captured it alternately, notably in 1 106, in 1152, and in 1171. The Greeks finally abandoned it to the Arme- nians. Set on fire in 1266, Mamis.sa, as it was called in the Middle Ages, became two years afterwards the capital of the Kingdom of Lesser Armenia, at tlie time that a council was held there. Although it was by this time in a state of decline it still possessed at least four Armenian churches. In 1322, the Armenians suffered a great defeat under its walls; in 1432 the Frenchman, Bertrandon, found the city occupied by the Mussul- mans and largely destroyed. Since then it has steadily declined and to-day, under the name of Missis, is a little village of about 800 inhabitants, partly Arme- nians, partly Mussulmans; it is situated in the sanjak and the vilayet of Adana. The list of its Latin bishops may be found in Le Quien, 111,1 197-200; in Ducange, "Les families d'outre-mer", 770; in Eubel, "Hierar- chia catholica medii a>vi ", I, 338; that of the Arme- nian bishops in Alishan, " Sissouan", 290.

Alishan, Sissouan (Venice, 1899), 284-291; Langlois, Voyage dans la Cilicie (Paris, 1861), 446-463; Schlumberger, Nicevhore Phoeas (Paris, 1890), 402-404, 480-488.

S. Vailh^.

Mopsuestia, Theodore of. See Theodore op Mopsuestia.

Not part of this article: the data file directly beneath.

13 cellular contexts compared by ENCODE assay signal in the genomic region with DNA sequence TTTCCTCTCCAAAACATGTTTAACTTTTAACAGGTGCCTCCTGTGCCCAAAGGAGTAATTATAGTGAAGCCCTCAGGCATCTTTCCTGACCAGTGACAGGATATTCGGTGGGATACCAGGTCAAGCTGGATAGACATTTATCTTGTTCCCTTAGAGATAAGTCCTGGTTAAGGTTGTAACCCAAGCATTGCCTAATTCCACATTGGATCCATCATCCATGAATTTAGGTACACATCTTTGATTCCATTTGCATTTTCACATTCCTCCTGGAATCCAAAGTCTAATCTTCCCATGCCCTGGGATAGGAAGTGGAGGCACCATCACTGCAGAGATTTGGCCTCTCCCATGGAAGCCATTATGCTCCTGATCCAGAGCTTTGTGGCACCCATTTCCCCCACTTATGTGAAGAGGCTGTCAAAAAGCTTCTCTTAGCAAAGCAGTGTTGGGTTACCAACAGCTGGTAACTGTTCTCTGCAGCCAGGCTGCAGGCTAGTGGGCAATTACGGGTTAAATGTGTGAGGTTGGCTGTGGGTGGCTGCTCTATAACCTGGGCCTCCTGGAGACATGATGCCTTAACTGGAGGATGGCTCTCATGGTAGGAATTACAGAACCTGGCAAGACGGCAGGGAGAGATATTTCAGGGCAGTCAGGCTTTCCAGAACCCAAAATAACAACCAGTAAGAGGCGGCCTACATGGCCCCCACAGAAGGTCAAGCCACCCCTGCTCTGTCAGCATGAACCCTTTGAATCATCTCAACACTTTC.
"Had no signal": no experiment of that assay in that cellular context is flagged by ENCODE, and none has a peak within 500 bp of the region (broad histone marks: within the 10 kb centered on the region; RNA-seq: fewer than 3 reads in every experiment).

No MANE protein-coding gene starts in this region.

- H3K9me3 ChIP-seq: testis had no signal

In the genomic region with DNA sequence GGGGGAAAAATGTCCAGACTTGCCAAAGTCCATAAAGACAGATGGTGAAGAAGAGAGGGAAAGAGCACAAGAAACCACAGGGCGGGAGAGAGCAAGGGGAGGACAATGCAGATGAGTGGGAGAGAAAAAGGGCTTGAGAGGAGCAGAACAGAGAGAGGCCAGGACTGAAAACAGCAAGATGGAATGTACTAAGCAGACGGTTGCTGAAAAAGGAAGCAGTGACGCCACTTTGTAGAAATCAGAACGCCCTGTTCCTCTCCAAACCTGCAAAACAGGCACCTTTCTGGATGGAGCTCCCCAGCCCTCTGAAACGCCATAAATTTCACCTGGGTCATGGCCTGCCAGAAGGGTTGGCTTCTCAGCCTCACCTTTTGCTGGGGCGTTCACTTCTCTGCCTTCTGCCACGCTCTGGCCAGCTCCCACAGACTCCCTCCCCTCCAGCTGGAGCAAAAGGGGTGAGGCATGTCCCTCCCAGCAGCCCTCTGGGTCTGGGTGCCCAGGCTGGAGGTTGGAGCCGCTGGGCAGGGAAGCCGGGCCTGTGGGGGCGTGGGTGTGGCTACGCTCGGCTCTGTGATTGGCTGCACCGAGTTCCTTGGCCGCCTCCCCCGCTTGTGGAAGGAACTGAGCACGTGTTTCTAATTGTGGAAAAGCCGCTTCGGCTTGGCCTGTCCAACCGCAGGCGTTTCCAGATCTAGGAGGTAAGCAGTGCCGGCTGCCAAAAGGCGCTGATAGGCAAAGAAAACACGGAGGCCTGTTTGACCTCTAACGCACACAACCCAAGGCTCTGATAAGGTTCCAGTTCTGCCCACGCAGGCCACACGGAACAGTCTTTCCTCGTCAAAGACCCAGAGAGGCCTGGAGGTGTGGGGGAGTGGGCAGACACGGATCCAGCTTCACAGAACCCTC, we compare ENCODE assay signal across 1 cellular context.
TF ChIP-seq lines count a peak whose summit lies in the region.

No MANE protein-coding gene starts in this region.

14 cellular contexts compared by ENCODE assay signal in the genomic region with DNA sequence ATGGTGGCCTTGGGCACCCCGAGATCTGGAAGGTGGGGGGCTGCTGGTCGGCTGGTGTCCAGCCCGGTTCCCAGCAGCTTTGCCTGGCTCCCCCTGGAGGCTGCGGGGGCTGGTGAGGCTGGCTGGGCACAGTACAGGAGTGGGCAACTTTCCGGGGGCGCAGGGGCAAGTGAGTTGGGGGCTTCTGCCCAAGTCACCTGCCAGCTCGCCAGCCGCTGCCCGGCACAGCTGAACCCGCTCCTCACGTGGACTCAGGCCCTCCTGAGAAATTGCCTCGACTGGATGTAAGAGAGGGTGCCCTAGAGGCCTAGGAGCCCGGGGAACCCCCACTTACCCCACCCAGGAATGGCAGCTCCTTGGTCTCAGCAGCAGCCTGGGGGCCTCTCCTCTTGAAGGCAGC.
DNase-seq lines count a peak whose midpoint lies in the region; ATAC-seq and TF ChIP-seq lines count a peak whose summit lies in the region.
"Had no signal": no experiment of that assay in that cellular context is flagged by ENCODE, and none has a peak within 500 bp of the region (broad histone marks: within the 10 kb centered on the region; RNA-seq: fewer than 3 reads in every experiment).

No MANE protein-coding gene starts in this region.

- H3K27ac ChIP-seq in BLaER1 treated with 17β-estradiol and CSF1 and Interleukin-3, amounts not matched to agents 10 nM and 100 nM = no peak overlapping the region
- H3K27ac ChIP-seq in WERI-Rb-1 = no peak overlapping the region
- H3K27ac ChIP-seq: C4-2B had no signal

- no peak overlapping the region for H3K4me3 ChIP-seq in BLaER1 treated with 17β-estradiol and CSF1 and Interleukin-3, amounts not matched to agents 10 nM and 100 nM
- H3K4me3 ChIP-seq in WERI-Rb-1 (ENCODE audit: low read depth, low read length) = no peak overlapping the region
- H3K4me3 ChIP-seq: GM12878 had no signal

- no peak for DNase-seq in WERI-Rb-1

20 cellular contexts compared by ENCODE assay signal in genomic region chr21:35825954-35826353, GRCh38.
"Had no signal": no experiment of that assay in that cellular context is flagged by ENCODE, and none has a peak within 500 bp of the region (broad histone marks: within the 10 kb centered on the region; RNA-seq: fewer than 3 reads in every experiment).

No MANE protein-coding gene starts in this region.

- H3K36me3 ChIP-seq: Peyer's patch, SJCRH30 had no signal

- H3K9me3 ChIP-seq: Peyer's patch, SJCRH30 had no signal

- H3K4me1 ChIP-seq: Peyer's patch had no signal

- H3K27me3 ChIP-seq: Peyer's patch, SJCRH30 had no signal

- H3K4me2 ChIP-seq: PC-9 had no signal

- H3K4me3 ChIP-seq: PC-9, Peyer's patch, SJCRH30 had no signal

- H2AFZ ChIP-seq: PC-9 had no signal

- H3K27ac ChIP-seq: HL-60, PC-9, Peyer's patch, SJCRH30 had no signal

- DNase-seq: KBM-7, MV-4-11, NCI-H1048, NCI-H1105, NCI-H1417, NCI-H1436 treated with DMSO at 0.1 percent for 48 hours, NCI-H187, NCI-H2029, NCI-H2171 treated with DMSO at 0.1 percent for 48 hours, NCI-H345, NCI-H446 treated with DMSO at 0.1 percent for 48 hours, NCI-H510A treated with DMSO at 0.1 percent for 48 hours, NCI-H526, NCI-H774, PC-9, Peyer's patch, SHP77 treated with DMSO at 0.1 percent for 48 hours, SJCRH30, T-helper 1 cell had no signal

Mor (Moor), Antonis Van Dashorst, commonly called Antonio Moro, or Anthonis More, a Dutch painter, b. at Utrecht, in 1,519; d. at Antwerp, between 157[6 and 1578. Of his early hfe we only know that his artistic education was commenced under Jan van Scorel, and his earliest work is probably the portrait at Stockholm, dated 1538. Recent Investigations would indicate that the group of knights of St. John, at Utrecht, supposed to have been painted about 1541, and a picture of two pilgrims at Berlin, dated 1544, to- gether with the portrait of a woman unknown, in the Lille gallery, were probably among his earliest works, although their authenticity has not been proven. In 1547, he was received as a member of the Venerable Guild of St. Luke at Antwerp, and shortly afterwards (about 1548) he attracted the attention of Cardinal Granvelle, Bishop of Arras, who became his steady patron, and presented him to the Emperor Charles V. Of the portraits executed during the commencement of his Granvella career, two are especially notable: of the bishop himself in the Imperial gallery at Vienna, and of the Duke of Alba, which now belongs to the Hispanic Society of New York. He probalily visited Italy first in 15.50, for we hear of lii?ii in lionic, w here he copied some works by Titian, not ;il)ly I Ik" I );[ii:ic". He was sent by Queen Mary of llmigaiy to rorlu- gal, doubtless his first visit to that country, and among its ncit:il)le results are a portrait of the Infanta Maria and one of Queen Catharine of Portugal, Ijoth in the Prado, and those of King John III and liis wife Catherine, preserved at Lisbon, .\fter this he re- turned to Maflrid, where he painted the portrait of Maximilian of Bohemia; he was in Rome again in 1552. It has been gravely suggested, but on insuffi- cient evidence, that one of the masterpieces of the Prado gallery, the portrait of the unknown young Cardinal, hitherto attributed to Rafael, and regarded as one of his noblest works, should be credited to Mor. From Rome, he went to Genoa, and thence to Madrid. In 1553 he was sent to England, where he painted the portrait of Mary Tudor, perhaps one of his very noblest works; and in all probability the portraits of Sir Henry Sidney, and of .Viiiliassiidor Simon Renard. That of Renard's wife was not jiainted until three years later. To this period should be attributed the miniature of Mary Tudor in the Duke of Buccleuch'a collection, two portraits of Elizabeth at the age of twenty-one, one of which once belonged to IDr. Pro- pert, and anot her even more not able, of Roger Ascham, now in the collection of Mr. Pierpont Morgan. This